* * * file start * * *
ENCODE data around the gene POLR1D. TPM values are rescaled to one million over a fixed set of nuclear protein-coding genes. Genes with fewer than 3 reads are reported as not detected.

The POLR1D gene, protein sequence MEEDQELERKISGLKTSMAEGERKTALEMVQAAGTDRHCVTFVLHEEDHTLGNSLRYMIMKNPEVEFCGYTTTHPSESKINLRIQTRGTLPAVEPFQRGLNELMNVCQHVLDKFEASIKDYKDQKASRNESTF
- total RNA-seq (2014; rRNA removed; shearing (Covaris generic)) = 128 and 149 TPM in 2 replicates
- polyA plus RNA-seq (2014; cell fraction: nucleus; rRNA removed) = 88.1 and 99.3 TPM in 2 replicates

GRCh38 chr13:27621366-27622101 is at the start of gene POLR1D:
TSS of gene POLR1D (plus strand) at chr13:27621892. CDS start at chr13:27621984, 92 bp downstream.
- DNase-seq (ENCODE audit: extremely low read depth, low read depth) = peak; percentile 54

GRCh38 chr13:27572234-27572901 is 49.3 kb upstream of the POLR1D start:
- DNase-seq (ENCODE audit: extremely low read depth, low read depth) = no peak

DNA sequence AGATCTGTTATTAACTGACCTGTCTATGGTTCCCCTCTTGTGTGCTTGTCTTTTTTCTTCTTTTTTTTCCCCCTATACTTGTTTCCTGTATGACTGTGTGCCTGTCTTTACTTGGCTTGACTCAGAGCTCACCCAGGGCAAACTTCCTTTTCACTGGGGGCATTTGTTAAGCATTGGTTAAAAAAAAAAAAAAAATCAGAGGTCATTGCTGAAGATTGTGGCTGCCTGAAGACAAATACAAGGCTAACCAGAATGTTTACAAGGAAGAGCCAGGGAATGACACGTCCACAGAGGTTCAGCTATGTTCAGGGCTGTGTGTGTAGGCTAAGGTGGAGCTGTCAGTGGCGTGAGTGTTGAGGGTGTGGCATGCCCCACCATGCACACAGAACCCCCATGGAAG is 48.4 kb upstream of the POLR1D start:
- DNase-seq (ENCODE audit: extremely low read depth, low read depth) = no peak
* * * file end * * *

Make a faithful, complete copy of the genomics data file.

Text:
ENCODE data around the gene POLR1D. TPM values are rescaled to one million over a fixed set of nuclear protein-coding genes. Genes with fewer than 3 reads are reported as not detected.

The POLR1D gene, protein sequence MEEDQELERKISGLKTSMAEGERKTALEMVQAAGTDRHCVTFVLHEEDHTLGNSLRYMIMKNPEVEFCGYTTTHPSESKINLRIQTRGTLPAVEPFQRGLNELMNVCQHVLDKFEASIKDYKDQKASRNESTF
- total RNA-seq (2014; rRNA removed; shearing (Covaris generic)) = 128 and 149 TPM in 2 replicates
- polyA plus RNA-seq (2014; cell fraction: nucleus; rRNA removed) = 88.1 and 99.3 TPM in 2 replicates

GRCh38 chr13:27621366-27622101 is at the start of gene POLR1D:
TSS of gene POLR1D (plus strand) at chr13:27621892. CDS start at chr13:27621984, 92 bp downstream.
- DNase-seq (ENCODE audit: extremely low read depth, low read depth) = peak; percentile 54

GRCh38 chr13:27572234-27572901 is 49.3 kb upstream of the POLR1D start:
- DNase-seq (ENCODE audit: extremely low read depth, low read depth) = no peak

DNA sequence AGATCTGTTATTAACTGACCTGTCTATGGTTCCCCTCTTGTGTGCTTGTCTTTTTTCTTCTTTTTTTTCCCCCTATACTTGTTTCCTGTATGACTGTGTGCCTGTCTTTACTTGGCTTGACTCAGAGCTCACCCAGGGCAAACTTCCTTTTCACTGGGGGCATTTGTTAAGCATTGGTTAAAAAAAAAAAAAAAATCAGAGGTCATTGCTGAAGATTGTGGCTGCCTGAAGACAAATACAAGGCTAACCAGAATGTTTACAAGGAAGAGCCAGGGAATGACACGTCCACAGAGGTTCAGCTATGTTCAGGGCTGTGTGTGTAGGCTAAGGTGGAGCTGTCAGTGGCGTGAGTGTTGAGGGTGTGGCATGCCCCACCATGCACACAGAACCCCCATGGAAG is 48.4 kb upstream of the POLR1D start:
- DNase-seq (ENCODE audit: extremely low read depth, low read depth) = no peak